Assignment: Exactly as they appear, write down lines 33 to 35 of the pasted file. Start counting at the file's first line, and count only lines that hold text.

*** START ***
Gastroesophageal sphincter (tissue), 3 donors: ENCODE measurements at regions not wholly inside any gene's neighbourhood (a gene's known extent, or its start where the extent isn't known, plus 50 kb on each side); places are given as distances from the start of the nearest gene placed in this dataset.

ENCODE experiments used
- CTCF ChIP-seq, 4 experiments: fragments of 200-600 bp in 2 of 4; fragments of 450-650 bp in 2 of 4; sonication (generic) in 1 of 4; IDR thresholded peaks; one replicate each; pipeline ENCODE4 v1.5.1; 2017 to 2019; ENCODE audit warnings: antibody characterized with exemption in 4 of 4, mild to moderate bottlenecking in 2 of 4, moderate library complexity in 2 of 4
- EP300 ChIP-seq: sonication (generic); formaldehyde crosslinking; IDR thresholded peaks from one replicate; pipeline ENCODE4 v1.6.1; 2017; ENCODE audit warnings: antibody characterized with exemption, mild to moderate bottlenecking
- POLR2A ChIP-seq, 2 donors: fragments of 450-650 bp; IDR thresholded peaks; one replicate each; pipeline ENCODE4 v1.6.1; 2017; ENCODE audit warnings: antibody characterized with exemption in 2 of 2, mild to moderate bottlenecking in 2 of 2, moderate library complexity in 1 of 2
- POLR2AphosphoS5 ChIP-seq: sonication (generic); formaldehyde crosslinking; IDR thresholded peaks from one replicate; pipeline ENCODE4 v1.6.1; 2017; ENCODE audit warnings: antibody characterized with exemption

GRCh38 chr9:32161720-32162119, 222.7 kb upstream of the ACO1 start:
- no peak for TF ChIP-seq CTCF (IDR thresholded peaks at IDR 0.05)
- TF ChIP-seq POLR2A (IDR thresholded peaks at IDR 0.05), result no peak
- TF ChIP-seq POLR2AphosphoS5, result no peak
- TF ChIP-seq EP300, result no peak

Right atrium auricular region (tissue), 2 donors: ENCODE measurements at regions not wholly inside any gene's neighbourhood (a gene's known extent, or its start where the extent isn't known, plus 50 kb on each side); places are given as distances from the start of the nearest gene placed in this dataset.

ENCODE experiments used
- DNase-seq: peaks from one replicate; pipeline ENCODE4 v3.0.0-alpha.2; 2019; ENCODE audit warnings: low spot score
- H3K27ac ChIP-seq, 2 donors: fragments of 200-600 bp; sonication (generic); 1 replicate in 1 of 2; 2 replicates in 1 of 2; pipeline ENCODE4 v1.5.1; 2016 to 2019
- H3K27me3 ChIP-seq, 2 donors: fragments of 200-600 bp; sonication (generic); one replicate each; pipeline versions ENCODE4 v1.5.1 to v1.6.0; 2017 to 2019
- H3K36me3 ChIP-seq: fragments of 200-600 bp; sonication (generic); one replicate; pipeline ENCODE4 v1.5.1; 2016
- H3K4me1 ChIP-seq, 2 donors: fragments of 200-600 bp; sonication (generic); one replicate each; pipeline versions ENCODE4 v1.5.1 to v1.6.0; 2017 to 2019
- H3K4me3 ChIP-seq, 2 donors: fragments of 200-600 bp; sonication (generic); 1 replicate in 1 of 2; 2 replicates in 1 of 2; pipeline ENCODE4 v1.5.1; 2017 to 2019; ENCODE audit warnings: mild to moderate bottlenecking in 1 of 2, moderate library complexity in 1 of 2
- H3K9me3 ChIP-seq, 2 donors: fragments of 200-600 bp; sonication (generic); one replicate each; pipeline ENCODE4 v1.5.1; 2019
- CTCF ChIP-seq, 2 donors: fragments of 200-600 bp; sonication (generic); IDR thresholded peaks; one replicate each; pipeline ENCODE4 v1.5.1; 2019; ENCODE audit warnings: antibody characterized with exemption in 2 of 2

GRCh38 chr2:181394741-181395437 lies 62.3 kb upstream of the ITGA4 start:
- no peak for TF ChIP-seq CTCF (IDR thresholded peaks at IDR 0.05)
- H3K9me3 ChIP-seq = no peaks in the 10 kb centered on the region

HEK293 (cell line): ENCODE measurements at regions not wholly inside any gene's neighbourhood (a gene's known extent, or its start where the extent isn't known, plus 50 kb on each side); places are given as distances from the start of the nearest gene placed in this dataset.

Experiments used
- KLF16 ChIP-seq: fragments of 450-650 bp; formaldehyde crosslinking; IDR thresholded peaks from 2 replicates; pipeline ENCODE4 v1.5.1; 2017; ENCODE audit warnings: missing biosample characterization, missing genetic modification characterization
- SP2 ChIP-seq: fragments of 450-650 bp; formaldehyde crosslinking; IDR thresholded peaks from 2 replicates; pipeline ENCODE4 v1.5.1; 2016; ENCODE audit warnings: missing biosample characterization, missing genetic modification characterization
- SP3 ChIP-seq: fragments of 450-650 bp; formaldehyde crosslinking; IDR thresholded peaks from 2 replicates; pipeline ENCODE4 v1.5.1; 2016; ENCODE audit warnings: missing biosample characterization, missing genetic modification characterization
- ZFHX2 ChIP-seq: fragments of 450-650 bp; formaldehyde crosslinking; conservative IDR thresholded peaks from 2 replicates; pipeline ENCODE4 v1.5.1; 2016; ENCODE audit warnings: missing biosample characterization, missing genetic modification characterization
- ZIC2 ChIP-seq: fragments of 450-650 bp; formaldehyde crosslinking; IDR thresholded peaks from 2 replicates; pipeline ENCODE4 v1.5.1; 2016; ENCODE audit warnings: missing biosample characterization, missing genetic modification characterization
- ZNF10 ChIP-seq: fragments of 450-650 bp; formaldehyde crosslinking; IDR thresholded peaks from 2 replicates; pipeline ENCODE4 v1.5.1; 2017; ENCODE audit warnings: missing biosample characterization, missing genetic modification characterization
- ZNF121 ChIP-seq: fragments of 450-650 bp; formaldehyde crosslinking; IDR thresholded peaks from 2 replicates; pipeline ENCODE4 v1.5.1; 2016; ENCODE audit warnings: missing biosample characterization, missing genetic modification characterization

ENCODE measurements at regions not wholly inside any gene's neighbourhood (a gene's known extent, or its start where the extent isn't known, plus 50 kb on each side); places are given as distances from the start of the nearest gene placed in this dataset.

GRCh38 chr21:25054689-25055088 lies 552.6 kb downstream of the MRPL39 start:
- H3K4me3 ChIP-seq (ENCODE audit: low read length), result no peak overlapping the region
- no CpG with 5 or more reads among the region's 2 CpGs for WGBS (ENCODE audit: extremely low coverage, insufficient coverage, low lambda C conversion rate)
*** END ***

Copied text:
- ZNF121 ChIP-seq: fragments of 450-650 bp; formaldehyde crosslinking; IDR thresholded peaks from 2 replicates; pipeline ENCODE4 v1.5.1; 2016; ENCODE audit warnings: missing biosample characterization, missing genetic modification characterization

ENCODE measurements at regions not wholly inside any gene's neighbourhood (a gene's known extent, or its start where the extent isn't known, plus 50 kb on each side); places are given as distances from the start of the nearest gene placed in this dataset.

GRCh38 chr21:25054689-25055088 lies 552.6 kb downstream of the MRPL39 start: